Friday, May 19, 2017

2016/17 This Season By the Numbers and Our Plan Moving Forward

This season, August 2016 to May 2017, AC4Ds Jordan Valley farm produced:

15,561 Boxes of Produce

Those boxes contained 157,944 Kilograms of Mixed Produce

Over 90% were distributed to Syrian and Iraqi refugees, mostly through 6 local partners

77,805 people ate fresh produce for a week 

50 local farmers participated in extension and training events (with many more visiting the farm between trainings)

Over 15,000kg of tomatoes were produced hydroponically, a major step toward providing local farmers with a sustainable, and cost effective, step forward in the quality and quantity of their production.

Hydroponic Tomatoes 2 Weeks after Planting

One major challenge that has finally overtaken Jordan Agriculture is its over-reliance on chemical pest control and fungicide.  

As of just May 17th the Gulf Cooperation Countries (GCC) have banned the importing of Jordanian produce due to high levels of pesticide and other chemicals.  The requirement is now that all produce meets Euregap standards and Jordanian smallholder farmers are unequipped to understand and implement those standards.  This is a major opportunity for AC4D to continue to add value to the agricultural community but implementing what we have learned to link smallholder farmers with information and training in meeting new standards.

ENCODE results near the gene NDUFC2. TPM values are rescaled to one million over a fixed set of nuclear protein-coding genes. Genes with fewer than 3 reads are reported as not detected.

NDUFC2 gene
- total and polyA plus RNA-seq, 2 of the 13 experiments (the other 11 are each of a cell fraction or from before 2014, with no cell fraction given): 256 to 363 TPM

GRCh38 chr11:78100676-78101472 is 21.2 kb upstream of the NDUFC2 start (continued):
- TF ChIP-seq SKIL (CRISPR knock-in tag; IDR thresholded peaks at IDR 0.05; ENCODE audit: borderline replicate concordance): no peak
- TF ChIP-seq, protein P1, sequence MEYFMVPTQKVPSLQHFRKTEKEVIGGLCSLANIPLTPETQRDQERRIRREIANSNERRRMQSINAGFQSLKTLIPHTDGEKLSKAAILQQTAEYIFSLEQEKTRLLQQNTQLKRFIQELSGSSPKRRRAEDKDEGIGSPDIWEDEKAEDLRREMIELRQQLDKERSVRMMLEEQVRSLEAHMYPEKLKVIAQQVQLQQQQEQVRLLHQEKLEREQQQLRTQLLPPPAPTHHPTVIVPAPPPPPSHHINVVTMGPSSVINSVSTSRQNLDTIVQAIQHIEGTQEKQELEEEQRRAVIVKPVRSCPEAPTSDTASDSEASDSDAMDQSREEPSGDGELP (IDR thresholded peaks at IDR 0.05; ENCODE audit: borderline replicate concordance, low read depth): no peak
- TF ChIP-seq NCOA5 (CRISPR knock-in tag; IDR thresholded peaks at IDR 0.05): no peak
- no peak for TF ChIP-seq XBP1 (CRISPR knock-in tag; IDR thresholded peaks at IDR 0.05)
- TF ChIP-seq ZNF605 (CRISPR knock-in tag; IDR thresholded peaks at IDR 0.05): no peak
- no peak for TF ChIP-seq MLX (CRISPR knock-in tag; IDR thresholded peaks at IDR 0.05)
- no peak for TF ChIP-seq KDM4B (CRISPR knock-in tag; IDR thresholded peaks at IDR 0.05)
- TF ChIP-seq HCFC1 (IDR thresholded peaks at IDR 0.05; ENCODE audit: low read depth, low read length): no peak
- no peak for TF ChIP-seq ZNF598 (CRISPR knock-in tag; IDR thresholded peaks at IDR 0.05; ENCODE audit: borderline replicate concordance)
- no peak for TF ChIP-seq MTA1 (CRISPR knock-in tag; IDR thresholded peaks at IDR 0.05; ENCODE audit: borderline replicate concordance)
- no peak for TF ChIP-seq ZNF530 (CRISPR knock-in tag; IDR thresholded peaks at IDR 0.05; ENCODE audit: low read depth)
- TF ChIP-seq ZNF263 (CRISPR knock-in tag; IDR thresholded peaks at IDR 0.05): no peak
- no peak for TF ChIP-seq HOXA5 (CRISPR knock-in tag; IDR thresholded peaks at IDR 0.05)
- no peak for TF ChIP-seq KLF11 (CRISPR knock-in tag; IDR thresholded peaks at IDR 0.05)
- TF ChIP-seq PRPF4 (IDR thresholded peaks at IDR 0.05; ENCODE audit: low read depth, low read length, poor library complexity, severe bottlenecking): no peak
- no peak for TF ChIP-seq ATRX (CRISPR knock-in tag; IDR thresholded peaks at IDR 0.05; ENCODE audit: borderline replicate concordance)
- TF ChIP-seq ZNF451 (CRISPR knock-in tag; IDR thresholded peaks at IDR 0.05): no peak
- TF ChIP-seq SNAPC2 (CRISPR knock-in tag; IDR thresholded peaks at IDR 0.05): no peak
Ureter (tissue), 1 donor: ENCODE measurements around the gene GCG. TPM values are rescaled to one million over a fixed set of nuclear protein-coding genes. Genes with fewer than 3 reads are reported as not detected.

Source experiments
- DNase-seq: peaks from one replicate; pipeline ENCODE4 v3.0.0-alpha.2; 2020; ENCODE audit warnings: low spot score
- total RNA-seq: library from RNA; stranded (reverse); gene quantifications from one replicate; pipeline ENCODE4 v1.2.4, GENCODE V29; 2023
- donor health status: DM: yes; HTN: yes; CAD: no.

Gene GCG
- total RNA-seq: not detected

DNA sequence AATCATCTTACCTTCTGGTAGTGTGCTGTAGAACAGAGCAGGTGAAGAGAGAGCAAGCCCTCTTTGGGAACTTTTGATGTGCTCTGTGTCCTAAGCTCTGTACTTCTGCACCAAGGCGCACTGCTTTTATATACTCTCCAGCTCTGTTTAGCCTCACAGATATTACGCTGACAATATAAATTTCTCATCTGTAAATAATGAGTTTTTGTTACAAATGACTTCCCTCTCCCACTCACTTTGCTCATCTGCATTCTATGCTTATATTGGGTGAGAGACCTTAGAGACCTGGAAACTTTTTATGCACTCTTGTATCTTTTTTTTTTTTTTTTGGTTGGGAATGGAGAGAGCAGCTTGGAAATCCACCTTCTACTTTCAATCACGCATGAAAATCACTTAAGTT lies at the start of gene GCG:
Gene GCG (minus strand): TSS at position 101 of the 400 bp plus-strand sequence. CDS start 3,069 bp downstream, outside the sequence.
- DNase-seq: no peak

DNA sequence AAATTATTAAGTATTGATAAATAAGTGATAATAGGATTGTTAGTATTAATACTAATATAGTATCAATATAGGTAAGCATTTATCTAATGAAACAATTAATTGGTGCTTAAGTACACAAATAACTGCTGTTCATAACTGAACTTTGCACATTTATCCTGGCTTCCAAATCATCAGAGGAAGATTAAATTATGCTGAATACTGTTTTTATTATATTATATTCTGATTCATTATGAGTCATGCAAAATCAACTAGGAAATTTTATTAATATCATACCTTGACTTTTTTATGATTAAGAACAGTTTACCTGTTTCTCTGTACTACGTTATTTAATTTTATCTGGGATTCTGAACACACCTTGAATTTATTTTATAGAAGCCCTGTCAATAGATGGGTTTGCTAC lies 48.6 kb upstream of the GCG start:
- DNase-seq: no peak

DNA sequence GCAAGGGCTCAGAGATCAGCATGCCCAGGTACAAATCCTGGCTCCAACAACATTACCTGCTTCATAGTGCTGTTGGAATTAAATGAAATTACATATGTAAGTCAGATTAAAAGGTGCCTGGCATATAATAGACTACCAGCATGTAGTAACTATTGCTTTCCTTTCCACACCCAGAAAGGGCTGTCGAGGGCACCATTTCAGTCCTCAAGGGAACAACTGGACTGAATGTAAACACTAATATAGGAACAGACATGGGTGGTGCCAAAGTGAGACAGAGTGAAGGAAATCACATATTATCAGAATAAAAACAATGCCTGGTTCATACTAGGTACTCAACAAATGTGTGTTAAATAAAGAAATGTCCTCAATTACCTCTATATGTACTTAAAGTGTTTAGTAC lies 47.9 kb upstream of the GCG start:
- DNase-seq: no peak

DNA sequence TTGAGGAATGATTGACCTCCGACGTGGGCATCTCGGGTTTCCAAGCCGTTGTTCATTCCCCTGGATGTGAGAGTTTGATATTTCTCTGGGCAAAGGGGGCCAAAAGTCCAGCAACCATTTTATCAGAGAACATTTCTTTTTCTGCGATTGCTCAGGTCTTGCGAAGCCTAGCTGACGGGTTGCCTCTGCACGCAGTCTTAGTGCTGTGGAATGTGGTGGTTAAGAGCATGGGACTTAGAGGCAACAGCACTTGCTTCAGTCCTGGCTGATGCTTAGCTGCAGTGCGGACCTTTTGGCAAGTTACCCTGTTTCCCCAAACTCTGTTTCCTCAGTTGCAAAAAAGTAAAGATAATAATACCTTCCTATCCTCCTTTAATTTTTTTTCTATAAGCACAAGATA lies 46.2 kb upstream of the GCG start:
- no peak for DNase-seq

Hydroponics is an excellent solution for meeting those criteria because it allows plants to be grown year after year in a media unaffected by salinity from poor water quality.  Low salinity means healthy plants which are more resistant to pests, viruses, and fungus therefore requiring LESS CHEMICAL INTERVENTION. 

Wednesday, May 3, 2017

Farmer Capacity Building

AC4D has spent a great deal of time and energy developing and improving upon a simple hydroponic production system that will allow small farmers to get out of the soil and better control the effects of salinity and pests and pathogens.  I am pleased to say that our trial has yielded over 15000 kilos of very high quality Deafness tomatoes despite the management and technical errors that come with the first year of any management system.   We expect significantly better yields next year as system management improves with a higher degree of automation, more stable and consistent nutrient and pH levels and better tools for draining the rows of excess irrigation water.  We are encouraged by the trials this year and recently had the opportunity to host 30+ local farmers, ag. extension specialists and vendors in cooperation with our partners at EcoConsult.

Ag. Projects Manager describing drainage system to a sub-group during the farmer field day